13. Keep your devices powered up.
Many planes now have power ports at every seat, but don’t risk running out of juice for your cell (especially if it’s doubling as your entertainment for the flight). Bring a fully-charged external battery pack and don’t forget the USB cord and a plug adapter that works in the country you’re visiting.
14. Wear comfortable clothes.
The watchword for economy travel is comfort. Forgo the suit or stilettos and dress for comfort, both when you’re hoofing it through massive airports and when you’re curled up in an airplane seat for 8+ hours.
It is possible to be comfortable but still presentable in loose-fitting slacks or jeans, or stretchy leggings and sneakers, flats, or low-heeled boots. Layers are key, especially if you’re traveling from one climate extreme to another. And remember, not only do your feet swell on long flights, but you may want to remove your shoes to sleep (and you definitely want to put them back on to use the restroom!) so opt for comfy shoes you can easily wiggle on and off.
Things to do at the airport
15. Arrive on time.
Every airport has its own guidelines for how early you should be at the airport before an international flight, but typically the recommendation is three hours. When you consider that most international flights start boarding about 40-60 minutes before take-off, that’s really only about two hours to check in (if you couldn’t do it online), check your bag (if needed), get through security, and walk to your gate. If you’re traveling during peak times, it’s wise to get there even earlier.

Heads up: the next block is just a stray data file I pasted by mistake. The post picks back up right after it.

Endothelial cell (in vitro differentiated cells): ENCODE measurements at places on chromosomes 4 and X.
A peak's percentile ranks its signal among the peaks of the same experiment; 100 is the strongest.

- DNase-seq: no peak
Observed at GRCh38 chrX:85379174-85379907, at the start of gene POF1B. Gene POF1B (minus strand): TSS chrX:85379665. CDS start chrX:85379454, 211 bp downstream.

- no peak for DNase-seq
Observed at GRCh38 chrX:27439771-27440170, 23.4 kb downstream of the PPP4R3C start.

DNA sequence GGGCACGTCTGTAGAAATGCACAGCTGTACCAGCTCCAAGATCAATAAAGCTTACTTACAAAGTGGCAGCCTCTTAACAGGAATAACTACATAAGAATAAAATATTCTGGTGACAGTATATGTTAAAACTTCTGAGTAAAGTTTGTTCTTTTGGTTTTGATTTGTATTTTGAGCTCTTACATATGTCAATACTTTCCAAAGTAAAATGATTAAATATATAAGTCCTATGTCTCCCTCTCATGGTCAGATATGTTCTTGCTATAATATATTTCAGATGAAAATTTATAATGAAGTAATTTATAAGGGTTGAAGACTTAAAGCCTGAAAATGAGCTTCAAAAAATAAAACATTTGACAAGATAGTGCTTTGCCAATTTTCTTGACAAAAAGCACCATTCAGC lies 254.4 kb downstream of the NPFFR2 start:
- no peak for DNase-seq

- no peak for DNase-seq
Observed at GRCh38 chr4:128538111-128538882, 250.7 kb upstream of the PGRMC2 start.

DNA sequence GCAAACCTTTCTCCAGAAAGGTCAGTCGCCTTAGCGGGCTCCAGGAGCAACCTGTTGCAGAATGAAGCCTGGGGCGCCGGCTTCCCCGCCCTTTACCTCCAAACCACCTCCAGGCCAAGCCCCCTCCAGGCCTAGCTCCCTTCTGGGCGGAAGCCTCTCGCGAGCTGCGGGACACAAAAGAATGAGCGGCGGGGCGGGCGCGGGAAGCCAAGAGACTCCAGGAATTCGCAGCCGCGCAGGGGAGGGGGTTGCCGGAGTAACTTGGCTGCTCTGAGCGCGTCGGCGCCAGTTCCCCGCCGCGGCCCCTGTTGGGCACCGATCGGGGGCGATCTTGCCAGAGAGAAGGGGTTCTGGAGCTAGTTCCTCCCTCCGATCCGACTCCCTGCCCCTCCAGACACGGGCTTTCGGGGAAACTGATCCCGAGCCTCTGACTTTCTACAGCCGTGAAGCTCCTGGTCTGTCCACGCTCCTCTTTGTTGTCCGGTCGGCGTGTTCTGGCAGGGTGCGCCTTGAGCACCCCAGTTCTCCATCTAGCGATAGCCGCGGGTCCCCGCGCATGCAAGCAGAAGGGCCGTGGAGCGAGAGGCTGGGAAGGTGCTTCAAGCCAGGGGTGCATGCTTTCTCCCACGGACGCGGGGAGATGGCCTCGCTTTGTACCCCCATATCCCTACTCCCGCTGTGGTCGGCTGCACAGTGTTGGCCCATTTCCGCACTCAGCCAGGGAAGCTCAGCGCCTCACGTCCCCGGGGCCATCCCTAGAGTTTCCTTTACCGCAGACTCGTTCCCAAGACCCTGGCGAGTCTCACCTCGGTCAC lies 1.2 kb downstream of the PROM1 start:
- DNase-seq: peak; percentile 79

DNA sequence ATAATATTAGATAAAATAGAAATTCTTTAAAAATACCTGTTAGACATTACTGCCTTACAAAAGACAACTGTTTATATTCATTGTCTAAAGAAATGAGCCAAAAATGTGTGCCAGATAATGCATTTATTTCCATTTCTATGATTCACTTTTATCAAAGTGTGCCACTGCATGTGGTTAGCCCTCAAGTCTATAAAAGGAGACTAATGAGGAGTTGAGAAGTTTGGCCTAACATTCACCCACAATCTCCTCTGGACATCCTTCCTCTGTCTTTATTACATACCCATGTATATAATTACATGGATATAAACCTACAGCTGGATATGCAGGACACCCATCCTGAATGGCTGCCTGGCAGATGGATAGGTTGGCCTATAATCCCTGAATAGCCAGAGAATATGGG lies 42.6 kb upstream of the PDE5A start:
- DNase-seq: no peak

If you’d rather cut it close, download the MiFlight app to get real-time data on the wait time at your airport. And check your airline’s cut-off times; every airline has a time after which they’ll no longer allow you to check in or check a bag. They’ll also note the cut-off time for boarding (usually 15-20 minutes before takeoff). If you arrive after these times, you may not be able to check a bag—or even board the plane.
16. Ask about upgrades or better seats.
Even if you don’t want to shell out a few hundred dollars for the extra legroom, it can be worth asking the gate agent or check-in staff if there are any better seats available. They might be able to move you to a window or aisle seat if you don’t already have one, or they can put you in a bulkhead or exit row for more legroom. If the plane isn’t full, they could even move you to a seat with an empty seat next to it so you have more space to spread out.
17. Look for lounge access.
Lounge access is no longer just for frequent flyers. While many lounges do require that you have status with the airline, a premium ticket, an Amex, or Priority Pass membership, there are some lounges, such as the Aspire Lounges found in Europe, that allow access for a fee.
Paying for access this way isn’t cheap (it can cost around $50 per person) but if you have a long layover it can be worth it for a quiet place to rest and the free food and drinks. Some lounges even have nap pods and showers.